VP: Do you see any qualitative difference between opinion pieces and straight-out reporting?

RK: Some of the reporting has been better than average. I have actually not seen much in the way of opinion pieces on the American media that reflect anything but an Israeli point of view. There might have been, but I haven’t noticed. Instead, some of the reporting from stringers inside Gaza, for example in the New York Times, has been adequate.

VP: What do you think of Israeli media coverage of the invasion, of the English-language media especially?

RK: The media coverage is much better in Israel, especially when it comes to the print press. There is a greater variety of commentary in the Israeli media. I have read at least eight-twelve opinion pieces which are far more hard-hitting than anything I’ve seen in the American media. I’m currently writing an op-ed for the New York Times and, if they publish it, I think it will be the first piece in the U.S. media.

VP: What do you think is the effect of this kind of coverage on the American public and, as a result, on the political debate in the U.S.?

RK: It reinforces the universal pro-Israel bias of the American political class. We are at a point where you have to watch the Daily Show to get a sense of how unbalanced the American coverage is. On Monday they had a very amusing piece showing how one-sided the American coverage, on both the Republican and Democratic side, has been on this issue.

VP: Given the restrictions that the Israeli Government is trying to impose on foreign media, what would you say American media organizations should do that they are not doing?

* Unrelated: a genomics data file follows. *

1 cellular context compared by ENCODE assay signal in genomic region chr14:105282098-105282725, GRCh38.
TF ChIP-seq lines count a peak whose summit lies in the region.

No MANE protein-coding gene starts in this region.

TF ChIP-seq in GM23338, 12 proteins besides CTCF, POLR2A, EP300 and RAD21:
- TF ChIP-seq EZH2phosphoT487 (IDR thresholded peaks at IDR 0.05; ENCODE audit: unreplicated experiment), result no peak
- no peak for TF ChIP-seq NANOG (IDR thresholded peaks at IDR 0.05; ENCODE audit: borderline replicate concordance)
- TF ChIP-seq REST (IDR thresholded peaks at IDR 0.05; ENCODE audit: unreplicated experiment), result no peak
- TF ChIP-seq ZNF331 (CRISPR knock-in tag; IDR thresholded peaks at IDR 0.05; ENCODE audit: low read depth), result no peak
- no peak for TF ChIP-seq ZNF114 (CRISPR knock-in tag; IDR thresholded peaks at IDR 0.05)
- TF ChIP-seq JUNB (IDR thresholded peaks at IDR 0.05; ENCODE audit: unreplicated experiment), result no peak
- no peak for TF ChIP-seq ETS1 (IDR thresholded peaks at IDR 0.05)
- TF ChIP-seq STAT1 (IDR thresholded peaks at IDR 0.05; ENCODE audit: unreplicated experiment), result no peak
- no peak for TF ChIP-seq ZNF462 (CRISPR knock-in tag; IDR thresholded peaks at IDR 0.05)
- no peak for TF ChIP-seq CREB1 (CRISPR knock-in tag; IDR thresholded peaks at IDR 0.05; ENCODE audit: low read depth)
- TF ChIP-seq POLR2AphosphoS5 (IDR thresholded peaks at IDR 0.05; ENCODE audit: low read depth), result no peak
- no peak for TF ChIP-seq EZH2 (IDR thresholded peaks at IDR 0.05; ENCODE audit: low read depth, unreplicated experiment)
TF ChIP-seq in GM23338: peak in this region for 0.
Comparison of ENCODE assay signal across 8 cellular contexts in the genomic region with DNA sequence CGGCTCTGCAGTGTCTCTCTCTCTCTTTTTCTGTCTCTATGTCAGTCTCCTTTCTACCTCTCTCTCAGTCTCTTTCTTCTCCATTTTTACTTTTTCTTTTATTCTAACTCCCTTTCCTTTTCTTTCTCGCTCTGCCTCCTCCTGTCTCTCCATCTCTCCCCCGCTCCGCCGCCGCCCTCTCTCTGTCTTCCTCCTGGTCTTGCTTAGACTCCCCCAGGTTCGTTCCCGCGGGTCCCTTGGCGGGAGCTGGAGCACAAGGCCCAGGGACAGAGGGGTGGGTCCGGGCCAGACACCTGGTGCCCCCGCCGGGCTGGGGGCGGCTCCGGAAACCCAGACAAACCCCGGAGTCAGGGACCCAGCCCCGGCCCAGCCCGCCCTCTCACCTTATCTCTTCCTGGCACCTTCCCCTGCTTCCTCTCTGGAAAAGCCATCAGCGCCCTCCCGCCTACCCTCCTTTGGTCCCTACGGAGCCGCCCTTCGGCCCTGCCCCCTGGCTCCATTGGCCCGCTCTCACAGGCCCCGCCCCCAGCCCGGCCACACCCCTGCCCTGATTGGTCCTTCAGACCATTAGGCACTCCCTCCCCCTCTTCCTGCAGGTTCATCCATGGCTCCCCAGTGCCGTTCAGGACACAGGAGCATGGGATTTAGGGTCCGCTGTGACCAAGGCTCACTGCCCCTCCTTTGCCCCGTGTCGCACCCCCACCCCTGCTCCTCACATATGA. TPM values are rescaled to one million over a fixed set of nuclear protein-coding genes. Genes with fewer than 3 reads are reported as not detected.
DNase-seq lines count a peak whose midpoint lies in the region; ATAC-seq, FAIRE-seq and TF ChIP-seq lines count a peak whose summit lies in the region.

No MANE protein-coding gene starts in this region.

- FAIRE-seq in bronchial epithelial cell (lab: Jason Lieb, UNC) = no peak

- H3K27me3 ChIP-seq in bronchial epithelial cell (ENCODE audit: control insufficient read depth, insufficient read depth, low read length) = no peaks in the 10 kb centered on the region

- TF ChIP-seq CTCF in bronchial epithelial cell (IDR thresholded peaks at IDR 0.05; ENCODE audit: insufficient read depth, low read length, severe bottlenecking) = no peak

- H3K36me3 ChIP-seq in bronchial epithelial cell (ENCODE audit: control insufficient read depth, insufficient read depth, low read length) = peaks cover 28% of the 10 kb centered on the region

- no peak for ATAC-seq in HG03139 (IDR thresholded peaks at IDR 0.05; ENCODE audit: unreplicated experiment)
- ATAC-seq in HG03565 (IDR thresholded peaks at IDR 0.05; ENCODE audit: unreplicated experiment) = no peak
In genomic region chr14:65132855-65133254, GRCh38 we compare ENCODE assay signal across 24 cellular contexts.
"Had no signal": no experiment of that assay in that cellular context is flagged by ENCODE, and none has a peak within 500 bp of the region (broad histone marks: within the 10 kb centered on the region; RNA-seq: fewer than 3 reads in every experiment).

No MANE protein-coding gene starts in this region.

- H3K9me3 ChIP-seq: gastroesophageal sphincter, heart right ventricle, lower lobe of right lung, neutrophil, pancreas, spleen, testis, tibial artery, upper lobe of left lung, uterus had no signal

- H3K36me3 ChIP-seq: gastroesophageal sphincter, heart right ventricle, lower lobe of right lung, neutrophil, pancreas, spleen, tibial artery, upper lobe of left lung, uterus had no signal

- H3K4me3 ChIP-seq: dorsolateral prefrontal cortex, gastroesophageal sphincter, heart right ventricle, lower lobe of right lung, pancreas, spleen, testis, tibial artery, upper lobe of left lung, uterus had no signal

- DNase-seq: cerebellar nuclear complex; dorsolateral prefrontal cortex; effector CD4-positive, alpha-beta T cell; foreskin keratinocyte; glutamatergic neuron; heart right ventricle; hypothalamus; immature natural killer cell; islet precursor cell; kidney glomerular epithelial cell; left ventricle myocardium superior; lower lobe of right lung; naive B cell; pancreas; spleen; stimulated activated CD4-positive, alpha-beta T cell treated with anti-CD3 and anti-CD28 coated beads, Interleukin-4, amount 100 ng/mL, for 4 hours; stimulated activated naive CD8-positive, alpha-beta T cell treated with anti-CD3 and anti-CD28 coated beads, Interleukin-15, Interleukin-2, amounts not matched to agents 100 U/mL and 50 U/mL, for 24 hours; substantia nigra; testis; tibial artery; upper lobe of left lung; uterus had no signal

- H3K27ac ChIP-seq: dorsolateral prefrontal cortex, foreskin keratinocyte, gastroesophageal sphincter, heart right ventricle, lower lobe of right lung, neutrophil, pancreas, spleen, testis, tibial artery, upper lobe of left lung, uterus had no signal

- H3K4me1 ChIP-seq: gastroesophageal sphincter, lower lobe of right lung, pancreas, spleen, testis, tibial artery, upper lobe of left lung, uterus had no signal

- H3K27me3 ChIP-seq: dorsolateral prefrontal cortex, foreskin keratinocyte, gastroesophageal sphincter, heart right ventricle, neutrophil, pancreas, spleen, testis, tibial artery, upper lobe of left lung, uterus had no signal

RK: They should not cover any story unless they are allowed to go in. Any self-respecting journalist should demand that their editors and publishers insist on access to both sides, which is been denied only by Israel, as a condition for covering the side that dominates the battlefield, which is the Israelis.

VP: Would you want to add any other thought?

RK: I would want to add that images tent to trump words. And the images that Israel produces and that might engender sympathy are few and far between, whereas the images that come out of Gaza in spite of this systematic, and quite cynical, censorship have been heart rending and have balanced out to some degree the spin that has dominated the written media or the television. You can see in the front page of the New York Times the day it published the image of the dying Palestinian child. Even in the very limited coverage of the carnage in Gaza that is allowed in the American media, the images outweigh the words. Israel is suffering the same kind of problem it had in 2006, in 1982 during the invasion of Lebanon, and during the first couple of years of the intifada in 1987-1988, when the images outweighed all the lies and the spin and the manipulations. This might happen now again, it depends on how long this operation continues.

Originally reported and written for Washington Prism